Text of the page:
Amazon raises its minimum wage to $15 to quiet critics
Amazon's median salary is $28,446, well below other tech giants.
Ben Fox RubinFormer senior reporter
Ben Fox Rubin was a senior reporter for CNET News in Manhattan, reporting on Amazon, e-commerce and mobile payments. He previously worked as a reporter for The Wall Street Journal and got his start at newspapers in New York, Connecticut and Massachusetts.
on Tuesday said it will raise its minimum wage to $15 an hour in the US, a response to mounting pressure over its wages and its treatment of warehouse workers.
"We listened to our critics, thought hard about what we wanted to do, and decided we want to lead," Amazon founder and CEO
said in a statement.
The new minimum wage will take effect Nov. 1 and apply to all full-time, part-time, seasonal and temporary employees, including those hired by agencies. The new wage will benefit more than 250,000 Amazon employees, plus over 100,000 seasonal employees who will be hired for the holidays. All hour operations and customer service employees will see an increase, even if they already receive $15. Amazon employs over 575,000 people worldwide.
Plus, Amazon will start advocating for a higher US federal minimum wage, which has been $7.25 since 2009. Amazon didn't specify what its prior minimum wage was, since it likely varied by state and whether employees were part-time or temporary. It previously said full-timers in the US make an average of $15 or more.
Watch this: Amazon boosts its minimum wage to $15 an hour
Amazon and Bezos this year have been criticized repeatedly for the wages Amazon pays warehouse workers, who make up the bulk of Amazon's workforce. That's happened while the e-commerce giant's market value has surged to just under $1 trillion and Bezos has become the world's richest person.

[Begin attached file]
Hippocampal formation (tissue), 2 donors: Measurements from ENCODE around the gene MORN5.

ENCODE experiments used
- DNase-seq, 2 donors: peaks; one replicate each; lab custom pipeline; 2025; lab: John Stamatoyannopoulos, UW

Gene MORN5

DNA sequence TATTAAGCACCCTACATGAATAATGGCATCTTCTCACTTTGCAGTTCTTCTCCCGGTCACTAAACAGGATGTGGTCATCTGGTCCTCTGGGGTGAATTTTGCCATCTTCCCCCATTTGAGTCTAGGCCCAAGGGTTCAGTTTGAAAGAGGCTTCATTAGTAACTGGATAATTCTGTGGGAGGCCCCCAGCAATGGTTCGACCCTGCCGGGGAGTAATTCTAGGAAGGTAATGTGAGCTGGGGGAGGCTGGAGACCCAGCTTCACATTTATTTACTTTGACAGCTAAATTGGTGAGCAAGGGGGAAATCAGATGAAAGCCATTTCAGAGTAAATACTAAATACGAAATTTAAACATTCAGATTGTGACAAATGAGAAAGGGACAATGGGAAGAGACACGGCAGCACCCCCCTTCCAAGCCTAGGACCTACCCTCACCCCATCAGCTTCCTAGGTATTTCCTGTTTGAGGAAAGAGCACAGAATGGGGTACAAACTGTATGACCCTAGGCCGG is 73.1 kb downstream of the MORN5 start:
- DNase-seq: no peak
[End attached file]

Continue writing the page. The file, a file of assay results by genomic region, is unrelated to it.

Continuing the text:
The median salary Amazon pays its workers worldwide is $28,446, according to Amazon's filings with the Securities and Exchange Commission. That's below other tech titans, which mostly employ higher-paying software engineers. Amazon said Tuesday the impact of the higher wages will be reflected in its earnings guidance.
One of the most prominent critics has been US Sen. Bernie Sanders, who last month introduced the "Stop BEZOS Act," which would require big corporations like Amazon and Walmart to pay the government for food assistance, public housing, Medicaid and other programs that their workers use.
Amazon has previously contested some of Sanders' claims, saying its full-time warehouse workers already make an average of $15 an hour when stock and bonuses are included. It also said many of its workers that use government aid programs are short-term employees or choose to work part-time.
But instead of only disagreeing with critics, Amazon this year has taken steps to make changes. In addition to the minimum wage increase, Bezos made a long-awaited push into philanthropy, pledging $2 billion for the homeless and for education.
"Today I want to give credit where credit is due. I want to congratulate Mr. Bezos for doing exactly the right thing," Sanders said in a short press conference Tuesday. He then called upon "other profitable corporations like Walmart, like the fast food industry, like retail in general" to follow suit with higher wages.
Bezos sent out a tweet thanking Sanders, adding: "We're excited about this, and also hope others will join in."
The change also offered a boost to the union-backed "Fight for $15" movement, which has been pushing for a $15 minimum wage in several industries, including fast food and child care.
Amazon isn't the only major US retailer to raise its starting wage over the past year, a potential sign of the strong economy pushing salaries higher. Target last October raised its minimum wage to $11 an hour and committed to a $15 minimum wage by the end of 2020. Target raised the minimum again to $12 last month. Walmart this February raised its minimum wage to $11.
Moody's retail analyst Charlie O'Shea said Tuesday that the higher wages from these retailers should allow them to reduce their hiring and training costs and help them bring in and keep top-tier employees.
"As we have seen with other retailers who have already done this ... the returns will ultimately outweigh the costs," he said.
Updated, 6:52 a.m. PT: Adds more information on Amazon UK pay raises, Target and Walmart's prior raises and an analyst comment; 7:16 a.m. PT: Adds comments from Sanders; 9:07 a.m. PT: Adds Bezos tweet.